photography by Nikola Olic
text by Brantley Hightower, AIA
In 1827, Nicéphore Niépce took what is thought to be the earliest surviving photograph. Although barely recognizable, the ghostly image featured the courtyard of his family’s country estate in eastern France. In other words, the world’s first photograph was an architectural photograph.
The technology facilitating the capture of photographic images has advanced considerably in the nearly 200 years since that first photograph was taken. In that same time, architectural photography developed a number of unspoken rules to ensure that two-dimensional representations of buildings effectively communicated their three-dimensional reality: Horizons are to be level. Third vanishing points are to be avoided. Context is to be provided.
The work of Nikola Olic routinely breaks some if not all of these rules. If the primary goal of conventional architectural photography is to explain the built environment, his photographs brazenly abstract it. Originally from Serbia, Olic studied engineering science at the University of Texas at Arlington. That background allows him to see urban environments in unexpected ways.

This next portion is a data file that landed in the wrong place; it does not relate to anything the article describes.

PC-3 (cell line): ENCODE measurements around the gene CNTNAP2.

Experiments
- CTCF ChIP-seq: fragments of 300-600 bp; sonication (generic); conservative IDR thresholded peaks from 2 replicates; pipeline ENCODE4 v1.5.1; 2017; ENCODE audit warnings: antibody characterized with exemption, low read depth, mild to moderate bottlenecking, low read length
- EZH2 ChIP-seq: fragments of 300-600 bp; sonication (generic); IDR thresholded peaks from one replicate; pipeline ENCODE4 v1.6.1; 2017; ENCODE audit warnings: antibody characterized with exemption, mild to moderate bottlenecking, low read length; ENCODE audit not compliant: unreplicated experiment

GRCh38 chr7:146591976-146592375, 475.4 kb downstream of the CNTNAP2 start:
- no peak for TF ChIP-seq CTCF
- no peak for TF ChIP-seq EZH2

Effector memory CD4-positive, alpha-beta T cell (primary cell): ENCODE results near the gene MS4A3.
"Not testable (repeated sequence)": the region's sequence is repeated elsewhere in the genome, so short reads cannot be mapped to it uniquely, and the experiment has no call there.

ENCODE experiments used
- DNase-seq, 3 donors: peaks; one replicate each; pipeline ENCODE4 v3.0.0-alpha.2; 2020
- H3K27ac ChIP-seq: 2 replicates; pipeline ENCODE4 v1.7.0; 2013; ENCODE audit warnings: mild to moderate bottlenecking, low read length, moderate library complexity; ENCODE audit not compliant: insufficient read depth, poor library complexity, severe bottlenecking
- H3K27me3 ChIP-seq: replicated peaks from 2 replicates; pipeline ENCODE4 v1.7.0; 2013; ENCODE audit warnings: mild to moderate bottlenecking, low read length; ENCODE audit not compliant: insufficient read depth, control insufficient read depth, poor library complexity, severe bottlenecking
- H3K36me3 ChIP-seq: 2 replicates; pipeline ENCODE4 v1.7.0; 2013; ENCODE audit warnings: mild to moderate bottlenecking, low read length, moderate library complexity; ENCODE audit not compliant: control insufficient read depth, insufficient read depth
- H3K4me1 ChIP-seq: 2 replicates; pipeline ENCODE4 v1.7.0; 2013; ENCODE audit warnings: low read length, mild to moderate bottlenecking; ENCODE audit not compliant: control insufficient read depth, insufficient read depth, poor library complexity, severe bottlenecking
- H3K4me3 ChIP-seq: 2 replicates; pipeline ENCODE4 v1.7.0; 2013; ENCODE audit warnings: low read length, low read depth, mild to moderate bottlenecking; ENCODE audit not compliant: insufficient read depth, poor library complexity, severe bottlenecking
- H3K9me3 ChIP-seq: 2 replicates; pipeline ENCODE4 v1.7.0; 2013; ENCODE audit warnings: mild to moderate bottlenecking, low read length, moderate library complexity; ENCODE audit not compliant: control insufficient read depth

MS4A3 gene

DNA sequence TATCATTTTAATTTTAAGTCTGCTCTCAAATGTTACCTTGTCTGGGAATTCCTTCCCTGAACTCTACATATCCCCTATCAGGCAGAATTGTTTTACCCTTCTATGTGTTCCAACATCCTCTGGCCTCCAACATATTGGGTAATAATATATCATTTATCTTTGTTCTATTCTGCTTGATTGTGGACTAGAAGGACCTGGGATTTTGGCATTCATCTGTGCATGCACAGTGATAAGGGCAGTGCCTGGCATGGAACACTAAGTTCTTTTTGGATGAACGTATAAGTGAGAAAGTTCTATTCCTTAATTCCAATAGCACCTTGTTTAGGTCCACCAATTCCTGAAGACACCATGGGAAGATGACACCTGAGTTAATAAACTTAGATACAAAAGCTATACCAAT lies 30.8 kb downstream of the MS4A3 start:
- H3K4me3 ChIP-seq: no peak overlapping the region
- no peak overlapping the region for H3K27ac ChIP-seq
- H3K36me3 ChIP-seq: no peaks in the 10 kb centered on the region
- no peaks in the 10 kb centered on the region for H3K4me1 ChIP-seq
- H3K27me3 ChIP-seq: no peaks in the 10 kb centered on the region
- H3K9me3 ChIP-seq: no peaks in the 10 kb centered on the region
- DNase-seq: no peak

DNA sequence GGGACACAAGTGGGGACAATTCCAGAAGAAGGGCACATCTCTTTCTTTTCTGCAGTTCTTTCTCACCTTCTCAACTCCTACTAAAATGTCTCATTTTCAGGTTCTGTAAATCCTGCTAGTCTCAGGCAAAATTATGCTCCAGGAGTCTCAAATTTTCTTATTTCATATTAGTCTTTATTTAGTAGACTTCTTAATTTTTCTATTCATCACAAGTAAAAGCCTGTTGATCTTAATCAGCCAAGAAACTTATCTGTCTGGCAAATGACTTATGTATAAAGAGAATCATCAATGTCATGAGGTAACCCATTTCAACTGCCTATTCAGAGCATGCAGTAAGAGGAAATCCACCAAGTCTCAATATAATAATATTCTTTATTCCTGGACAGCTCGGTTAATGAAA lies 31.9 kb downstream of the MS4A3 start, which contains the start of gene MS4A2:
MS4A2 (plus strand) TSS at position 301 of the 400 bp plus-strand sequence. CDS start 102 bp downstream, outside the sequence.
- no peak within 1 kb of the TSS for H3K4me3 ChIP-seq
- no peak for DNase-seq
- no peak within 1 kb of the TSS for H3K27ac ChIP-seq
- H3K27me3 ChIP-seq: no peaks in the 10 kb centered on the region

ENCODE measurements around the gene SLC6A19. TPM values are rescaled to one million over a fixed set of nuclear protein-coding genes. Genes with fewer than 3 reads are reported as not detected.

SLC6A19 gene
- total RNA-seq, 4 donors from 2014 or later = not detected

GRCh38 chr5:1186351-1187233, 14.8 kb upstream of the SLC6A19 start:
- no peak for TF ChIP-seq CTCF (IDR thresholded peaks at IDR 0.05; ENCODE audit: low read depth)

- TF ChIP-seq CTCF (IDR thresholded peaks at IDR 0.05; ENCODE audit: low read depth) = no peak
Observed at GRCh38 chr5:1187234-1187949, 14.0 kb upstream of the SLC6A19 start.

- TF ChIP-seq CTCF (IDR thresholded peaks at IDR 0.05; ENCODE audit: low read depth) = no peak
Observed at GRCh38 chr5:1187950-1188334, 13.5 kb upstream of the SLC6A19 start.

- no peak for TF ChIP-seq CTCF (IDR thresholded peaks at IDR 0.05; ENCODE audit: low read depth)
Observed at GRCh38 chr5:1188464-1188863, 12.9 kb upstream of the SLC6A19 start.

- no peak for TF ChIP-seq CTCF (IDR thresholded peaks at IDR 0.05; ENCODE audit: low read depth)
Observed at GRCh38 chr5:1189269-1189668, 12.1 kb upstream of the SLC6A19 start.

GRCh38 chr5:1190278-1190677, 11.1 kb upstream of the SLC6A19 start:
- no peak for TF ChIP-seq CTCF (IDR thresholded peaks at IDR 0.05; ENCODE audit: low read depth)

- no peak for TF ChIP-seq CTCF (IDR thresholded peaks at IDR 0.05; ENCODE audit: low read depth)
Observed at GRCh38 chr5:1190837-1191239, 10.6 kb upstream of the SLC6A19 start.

“I’m attracted to structures in computer science without which technology wouldn’t work,” Olic says. He’s similarly attracted to the patterns and rhythms that define the built environment, which he highlights in the images he creates. Despite having no formal training in architecture or photography (or perhaps because of this fact), Olic’s compositions are playful and disorienting in a way that architectural photography rarely is.
Although they often feature well-known Texas architectural landmarks, his photographs obscure key details that might otherwise offer clues regarding scale and perspective. In doing so, he transforms recognizable buildings into something new. Just as a jazz musician improvises melodies over existing chord progressions, Olic crafts novel visual compositions using the forms and patterns of the built urban fabric.
“I’m surrounded with a nearly infinite visual language of these buildings,” Olic says. As he explores the streets of Fort Worth or Dallas or Houston, he uses his camera not as a mere tool of documentation, but as a means of active creation. “A building can flatten, a building can break a line, and a building can become the new vertical or the new horizontal, which throws off your sense of comfort where you are.”
That intentional discomfort — that way of looking that does not prioritize the communication of architectural intent — is a key element of Olic’s work. “It recognizes the variety of what I see and the joy of lining things up and breaking things down.” That seemingly contradictory act of deconstruction via alignment allows Olic to reappropriate the familiar to create the surprising.
Although his work may appear digitally altered, it is not. A written description accompanies each of his photographs, along with the specific geographic coordinates describing where it was taken. This information helps ground the image while demonstrating that his unique view of architecture is available to anyone willing to look at the built world from a slightly different perspective.
Brantley Hightower, AIA, is the founding partner of HiWorks in San Antonio.